What China’s stock market meltdown means for Australian real estate: Juwai's Andrew Taylor

What China’s stock market meltdown means for Australian real estate: Juwai's Andrew Taylor
What China’s stock market meltdown means for Australian real estate: Juwai's Andrew Taylor

Think about these five facts: 

1. China is now Australia’s biggest trading partner. 

2. Bloomberg says our links to China have quadrupled in five years. 

3. Last year, Aussies sent 36 percent of our exports to China. 

4. That’s more than any country in the Organisation for Economic Cooperation and Development.

5. China invested, reports the FIRB, $12.5 billion in Australian real estate last year. 

When I read all this, the first thing that pops into my head is, “Thank goodness for China.”

If there were no China, Australia would have missed out on the boom of the last decade, which has been one of the greatest wealth-generators in our history.

It was bigger than just resources, but during the boom the mining companies alone invested four times more money in Australia than the US transferred to Europe in the entire post-war Marshall Plan. 

In the property sector, many of the new buildings that have gone up in suburbs all over the country since the year 2000 simply wouldn’t have been built without China. Developers, the RBA and the government’s recent Parliamentary inquiry all agree that off-the-plan sales to Chinese buyers have been the key to unlocking new housing supply.

After feeling good for a few moments, a question then occurs to me. It’s this: “What happens now?”

What does the recent plunge in China’s stock market means for Australian real estate?

There are two ways to answer that. 

The first is with the short-term answer. Over the past month, Chinese demand for international property has remained normal. No high peaks. No deep plunges.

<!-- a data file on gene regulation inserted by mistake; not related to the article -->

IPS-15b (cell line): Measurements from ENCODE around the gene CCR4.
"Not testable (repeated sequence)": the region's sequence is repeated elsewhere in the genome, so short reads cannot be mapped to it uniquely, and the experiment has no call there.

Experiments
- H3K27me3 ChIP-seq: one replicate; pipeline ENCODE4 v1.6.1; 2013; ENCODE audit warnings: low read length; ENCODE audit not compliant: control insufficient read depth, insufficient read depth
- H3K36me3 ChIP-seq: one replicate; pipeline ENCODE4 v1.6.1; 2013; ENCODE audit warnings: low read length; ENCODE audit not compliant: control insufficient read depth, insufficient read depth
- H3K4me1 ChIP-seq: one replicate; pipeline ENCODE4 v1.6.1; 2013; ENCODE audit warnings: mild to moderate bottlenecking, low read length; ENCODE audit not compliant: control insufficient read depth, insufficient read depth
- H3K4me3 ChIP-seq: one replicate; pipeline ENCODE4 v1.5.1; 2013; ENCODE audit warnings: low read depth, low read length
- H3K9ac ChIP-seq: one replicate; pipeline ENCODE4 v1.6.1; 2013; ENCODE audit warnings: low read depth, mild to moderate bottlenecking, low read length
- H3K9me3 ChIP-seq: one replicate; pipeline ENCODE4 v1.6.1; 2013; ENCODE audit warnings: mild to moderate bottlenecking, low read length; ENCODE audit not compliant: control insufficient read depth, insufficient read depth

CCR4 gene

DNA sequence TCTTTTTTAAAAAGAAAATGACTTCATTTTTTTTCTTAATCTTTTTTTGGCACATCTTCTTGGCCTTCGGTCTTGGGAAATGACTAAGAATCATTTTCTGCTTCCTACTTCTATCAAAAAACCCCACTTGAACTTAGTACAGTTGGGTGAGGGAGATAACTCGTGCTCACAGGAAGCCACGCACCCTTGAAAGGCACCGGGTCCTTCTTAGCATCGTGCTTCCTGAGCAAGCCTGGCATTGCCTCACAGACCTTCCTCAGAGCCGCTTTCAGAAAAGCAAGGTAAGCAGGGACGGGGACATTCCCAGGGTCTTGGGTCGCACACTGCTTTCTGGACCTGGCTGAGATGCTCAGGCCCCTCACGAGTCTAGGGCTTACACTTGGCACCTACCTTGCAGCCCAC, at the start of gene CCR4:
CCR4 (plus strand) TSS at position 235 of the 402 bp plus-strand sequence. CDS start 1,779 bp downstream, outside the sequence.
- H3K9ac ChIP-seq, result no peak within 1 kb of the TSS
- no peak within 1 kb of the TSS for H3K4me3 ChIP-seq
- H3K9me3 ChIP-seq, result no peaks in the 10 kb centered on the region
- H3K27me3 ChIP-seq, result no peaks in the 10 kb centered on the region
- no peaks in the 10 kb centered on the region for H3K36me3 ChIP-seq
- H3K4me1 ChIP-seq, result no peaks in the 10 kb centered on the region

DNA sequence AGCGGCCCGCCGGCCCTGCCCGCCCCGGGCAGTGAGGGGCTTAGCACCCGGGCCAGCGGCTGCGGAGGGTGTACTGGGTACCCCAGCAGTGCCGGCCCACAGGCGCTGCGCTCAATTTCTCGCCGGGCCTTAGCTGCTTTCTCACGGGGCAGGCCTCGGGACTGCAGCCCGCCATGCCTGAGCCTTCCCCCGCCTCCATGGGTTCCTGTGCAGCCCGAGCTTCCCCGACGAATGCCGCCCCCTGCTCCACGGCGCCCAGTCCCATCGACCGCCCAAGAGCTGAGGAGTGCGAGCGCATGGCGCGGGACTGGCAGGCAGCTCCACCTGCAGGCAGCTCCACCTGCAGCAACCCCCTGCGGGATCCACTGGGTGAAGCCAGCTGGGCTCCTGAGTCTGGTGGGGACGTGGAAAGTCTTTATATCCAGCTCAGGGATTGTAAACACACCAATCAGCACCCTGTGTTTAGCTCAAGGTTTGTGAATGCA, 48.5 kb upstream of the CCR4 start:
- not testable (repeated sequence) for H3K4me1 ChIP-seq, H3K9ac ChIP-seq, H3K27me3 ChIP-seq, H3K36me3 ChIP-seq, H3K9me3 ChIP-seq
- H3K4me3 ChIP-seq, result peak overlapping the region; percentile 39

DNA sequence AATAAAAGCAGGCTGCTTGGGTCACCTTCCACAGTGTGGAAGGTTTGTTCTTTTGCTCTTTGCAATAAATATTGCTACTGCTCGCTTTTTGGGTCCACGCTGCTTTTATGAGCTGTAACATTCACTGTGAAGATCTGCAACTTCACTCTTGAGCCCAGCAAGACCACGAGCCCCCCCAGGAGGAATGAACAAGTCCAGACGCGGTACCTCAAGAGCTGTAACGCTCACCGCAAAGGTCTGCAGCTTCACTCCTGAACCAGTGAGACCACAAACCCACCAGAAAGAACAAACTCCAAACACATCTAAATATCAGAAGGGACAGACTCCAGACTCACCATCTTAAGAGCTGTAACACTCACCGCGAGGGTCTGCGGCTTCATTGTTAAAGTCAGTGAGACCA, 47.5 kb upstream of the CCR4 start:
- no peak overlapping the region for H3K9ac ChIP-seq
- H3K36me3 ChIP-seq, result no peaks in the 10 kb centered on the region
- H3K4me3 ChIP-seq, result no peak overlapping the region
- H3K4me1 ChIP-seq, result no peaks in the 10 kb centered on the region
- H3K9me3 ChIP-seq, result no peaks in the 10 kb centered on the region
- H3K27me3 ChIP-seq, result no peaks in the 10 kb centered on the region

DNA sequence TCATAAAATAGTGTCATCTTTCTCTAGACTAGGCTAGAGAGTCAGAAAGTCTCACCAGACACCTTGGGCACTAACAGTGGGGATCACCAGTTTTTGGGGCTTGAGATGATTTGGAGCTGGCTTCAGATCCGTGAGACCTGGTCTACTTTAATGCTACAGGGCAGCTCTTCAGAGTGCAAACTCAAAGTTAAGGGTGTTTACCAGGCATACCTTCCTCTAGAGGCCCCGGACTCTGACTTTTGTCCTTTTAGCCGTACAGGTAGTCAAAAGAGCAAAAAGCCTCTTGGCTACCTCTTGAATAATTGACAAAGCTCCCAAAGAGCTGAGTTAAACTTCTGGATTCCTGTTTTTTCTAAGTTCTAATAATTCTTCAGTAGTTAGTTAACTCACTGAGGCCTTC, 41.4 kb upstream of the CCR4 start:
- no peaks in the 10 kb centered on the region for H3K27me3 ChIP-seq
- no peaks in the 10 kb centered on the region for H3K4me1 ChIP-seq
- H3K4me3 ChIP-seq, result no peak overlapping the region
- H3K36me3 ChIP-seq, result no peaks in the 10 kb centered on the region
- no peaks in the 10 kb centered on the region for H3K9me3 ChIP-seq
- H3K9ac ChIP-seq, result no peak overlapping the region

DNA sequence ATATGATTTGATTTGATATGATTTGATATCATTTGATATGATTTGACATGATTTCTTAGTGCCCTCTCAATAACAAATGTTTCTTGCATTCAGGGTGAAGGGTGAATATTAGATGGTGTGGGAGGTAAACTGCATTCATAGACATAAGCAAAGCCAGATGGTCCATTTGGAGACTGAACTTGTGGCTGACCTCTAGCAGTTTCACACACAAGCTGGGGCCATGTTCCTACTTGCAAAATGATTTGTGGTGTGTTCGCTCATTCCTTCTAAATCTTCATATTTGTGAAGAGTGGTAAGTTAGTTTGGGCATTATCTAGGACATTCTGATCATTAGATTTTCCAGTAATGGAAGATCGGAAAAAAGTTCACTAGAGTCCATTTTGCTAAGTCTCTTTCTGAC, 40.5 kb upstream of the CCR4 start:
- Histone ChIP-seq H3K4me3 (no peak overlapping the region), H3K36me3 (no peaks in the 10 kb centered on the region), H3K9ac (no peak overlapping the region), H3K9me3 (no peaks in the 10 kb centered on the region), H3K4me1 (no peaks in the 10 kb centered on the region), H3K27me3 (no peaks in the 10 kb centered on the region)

At Juwai.com, we’ve seen it in the numbers of people coming to our website to make inquiries to agents. We’ve seen it in the deals that agents report they are making. And, we’ve seen it in our call center, where our team responds by phone, social media and email to buyer questions. 

Some people expected international property buying to rocket upwards as Chinese rushed to escape their gyrating stock market. But there’s been no change. 

The second way to answer the question is by looking at the long term. 

Over the long term, the turmoil in China’s equities market have given Chinese one less reason to invest in equities and one more to invest in international real estate, which just goes from strength to strength.

Australia’s currency has plummeted, giving Chinese consumers a 15% to 20% boost in their real estate buying power. (Of course, it’s been less fun for those who bought their Australian investment five years ago and since seen it’s value in Chinese yuan drop.)

The government is, in fact, encouraging Chinese families and companies to invest in places like Australia. 

China’s low savings account interest rates mean that overseas investment can be a better bet for generating returns for the country’s huge savings reserves. 

So over the short run, Chinese buying has been stable and in future years it will only grow.


Andrew Taylor is the founder and chief executive officer of sales and marketing at Juwai.com, the number-one Chinese real estate portal for property in Australia and around the world. Find out more about him here. 

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